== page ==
The function of biomolecules is intrinsically linked to their structure and the complexes they form during function. Techniques for the determination of structures and dynamics of these nanometre assemblies are therefore important for an understanding on the molecular level. PELDOR (pulsed electron–electron double resonance) is a pulsed EPR method that can be used to reliably and precisely measure distances in the range 1.5–8 nm, to unravel orientations and to determine the number of monomers in complexes. In conjunction with site-directed spin labelling, it can be applied to biomolecules of all sizes in aqueous solutions or membranes. PELDOR is therefore complementary to the methods of X-ray crystallography, NMR and FRET (fluorescence resonance energy transfer) and is becoming a powerful method for structural determination of biomolecules. In the present review, the methods of PELDOR are discussed and examples where PELDOR has been used to obtain structural information on biomolecules are summarized.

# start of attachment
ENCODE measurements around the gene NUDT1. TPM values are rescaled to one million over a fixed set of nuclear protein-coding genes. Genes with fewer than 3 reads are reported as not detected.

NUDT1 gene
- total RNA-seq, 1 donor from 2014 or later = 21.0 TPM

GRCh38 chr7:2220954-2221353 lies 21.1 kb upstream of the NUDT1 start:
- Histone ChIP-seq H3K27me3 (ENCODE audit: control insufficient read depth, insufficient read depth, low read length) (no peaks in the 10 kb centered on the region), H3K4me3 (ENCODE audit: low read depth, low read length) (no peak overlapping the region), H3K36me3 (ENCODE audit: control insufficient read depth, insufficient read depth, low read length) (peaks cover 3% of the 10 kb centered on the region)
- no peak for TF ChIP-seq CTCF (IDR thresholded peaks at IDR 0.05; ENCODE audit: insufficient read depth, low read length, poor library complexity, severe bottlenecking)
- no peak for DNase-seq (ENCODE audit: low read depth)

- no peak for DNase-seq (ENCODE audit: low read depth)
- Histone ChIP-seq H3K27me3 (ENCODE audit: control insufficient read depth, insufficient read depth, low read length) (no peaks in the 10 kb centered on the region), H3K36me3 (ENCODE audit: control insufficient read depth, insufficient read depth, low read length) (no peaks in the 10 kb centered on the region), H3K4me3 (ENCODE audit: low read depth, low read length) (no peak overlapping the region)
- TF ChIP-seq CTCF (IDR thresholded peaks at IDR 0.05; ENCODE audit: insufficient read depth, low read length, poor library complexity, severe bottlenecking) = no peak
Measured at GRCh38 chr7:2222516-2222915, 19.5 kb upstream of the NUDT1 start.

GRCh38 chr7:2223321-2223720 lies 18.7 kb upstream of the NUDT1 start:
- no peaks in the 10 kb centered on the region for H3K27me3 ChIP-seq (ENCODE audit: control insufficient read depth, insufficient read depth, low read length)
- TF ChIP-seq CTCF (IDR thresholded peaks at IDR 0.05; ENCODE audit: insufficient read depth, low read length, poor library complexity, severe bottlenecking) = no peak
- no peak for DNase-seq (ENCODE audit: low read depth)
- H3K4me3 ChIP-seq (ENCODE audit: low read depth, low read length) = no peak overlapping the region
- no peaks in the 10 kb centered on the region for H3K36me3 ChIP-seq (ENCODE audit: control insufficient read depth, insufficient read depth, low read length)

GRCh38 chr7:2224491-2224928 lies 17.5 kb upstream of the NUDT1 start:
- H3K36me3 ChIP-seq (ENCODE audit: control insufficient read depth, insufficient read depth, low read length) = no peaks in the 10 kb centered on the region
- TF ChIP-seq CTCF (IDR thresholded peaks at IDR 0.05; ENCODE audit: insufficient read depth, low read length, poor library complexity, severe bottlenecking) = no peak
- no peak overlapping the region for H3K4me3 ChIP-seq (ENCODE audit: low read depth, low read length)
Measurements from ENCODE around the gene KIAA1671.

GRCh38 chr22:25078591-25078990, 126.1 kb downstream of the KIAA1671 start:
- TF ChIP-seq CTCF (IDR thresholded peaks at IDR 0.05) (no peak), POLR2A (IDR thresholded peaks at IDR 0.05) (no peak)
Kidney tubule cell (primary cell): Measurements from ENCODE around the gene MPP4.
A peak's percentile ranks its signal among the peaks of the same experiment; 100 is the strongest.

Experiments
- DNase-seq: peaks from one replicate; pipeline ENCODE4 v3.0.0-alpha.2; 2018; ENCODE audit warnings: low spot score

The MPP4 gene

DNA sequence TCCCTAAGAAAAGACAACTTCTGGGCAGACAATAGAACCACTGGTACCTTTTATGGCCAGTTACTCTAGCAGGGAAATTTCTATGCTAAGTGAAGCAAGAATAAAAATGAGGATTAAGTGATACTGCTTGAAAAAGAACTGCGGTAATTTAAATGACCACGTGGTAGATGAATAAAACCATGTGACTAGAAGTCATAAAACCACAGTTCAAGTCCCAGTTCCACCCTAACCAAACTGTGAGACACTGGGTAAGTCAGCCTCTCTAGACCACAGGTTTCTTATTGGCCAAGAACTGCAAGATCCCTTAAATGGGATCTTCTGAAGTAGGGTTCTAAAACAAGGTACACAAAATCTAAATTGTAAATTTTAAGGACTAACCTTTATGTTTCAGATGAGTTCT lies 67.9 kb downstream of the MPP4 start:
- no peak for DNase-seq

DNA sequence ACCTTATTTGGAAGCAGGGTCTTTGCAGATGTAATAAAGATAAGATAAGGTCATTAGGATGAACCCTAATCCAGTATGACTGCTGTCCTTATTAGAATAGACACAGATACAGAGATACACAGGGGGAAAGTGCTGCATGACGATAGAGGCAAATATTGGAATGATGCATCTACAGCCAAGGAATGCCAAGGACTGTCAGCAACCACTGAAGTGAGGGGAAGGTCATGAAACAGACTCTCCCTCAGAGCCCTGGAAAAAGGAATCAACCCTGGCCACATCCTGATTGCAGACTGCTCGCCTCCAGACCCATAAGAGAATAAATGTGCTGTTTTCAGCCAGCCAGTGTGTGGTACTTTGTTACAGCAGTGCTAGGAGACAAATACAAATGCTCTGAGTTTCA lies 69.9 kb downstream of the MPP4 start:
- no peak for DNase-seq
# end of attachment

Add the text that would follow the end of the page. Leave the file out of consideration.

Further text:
You do not currently have access to this content.